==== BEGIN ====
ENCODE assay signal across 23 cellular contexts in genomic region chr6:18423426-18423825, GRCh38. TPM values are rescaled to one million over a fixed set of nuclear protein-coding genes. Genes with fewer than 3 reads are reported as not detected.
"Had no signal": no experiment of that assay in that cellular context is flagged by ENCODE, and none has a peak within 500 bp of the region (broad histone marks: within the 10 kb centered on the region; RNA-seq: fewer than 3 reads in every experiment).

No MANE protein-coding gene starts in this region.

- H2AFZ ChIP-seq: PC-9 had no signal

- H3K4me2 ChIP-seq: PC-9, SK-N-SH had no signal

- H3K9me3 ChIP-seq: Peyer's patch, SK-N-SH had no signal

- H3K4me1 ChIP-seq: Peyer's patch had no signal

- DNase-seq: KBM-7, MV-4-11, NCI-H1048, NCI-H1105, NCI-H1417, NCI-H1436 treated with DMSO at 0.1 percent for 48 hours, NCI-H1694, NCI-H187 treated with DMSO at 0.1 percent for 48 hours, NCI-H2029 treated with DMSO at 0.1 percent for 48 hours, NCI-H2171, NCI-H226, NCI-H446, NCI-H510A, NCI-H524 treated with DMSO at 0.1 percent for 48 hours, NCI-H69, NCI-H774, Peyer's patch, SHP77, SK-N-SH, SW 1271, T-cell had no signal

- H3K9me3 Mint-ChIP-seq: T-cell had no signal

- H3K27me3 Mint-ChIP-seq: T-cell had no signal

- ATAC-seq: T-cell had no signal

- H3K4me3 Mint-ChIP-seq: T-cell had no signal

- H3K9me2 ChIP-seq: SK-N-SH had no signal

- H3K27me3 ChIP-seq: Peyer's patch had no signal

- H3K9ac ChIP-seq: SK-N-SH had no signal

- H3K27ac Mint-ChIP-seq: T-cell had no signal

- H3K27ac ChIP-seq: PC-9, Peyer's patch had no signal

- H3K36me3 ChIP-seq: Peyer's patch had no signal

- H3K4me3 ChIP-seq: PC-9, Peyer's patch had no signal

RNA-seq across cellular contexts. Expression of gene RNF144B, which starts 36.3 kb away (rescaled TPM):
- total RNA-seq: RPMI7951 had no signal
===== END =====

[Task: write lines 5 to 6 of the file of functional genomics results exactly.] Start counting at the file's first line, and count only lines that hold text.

- H3K4me2 ChIP-seq: PC-9, SK-N-SH had no signal

- H3K9me3 ChIP-seq: Peyer's patch, SK-N-SH had no signal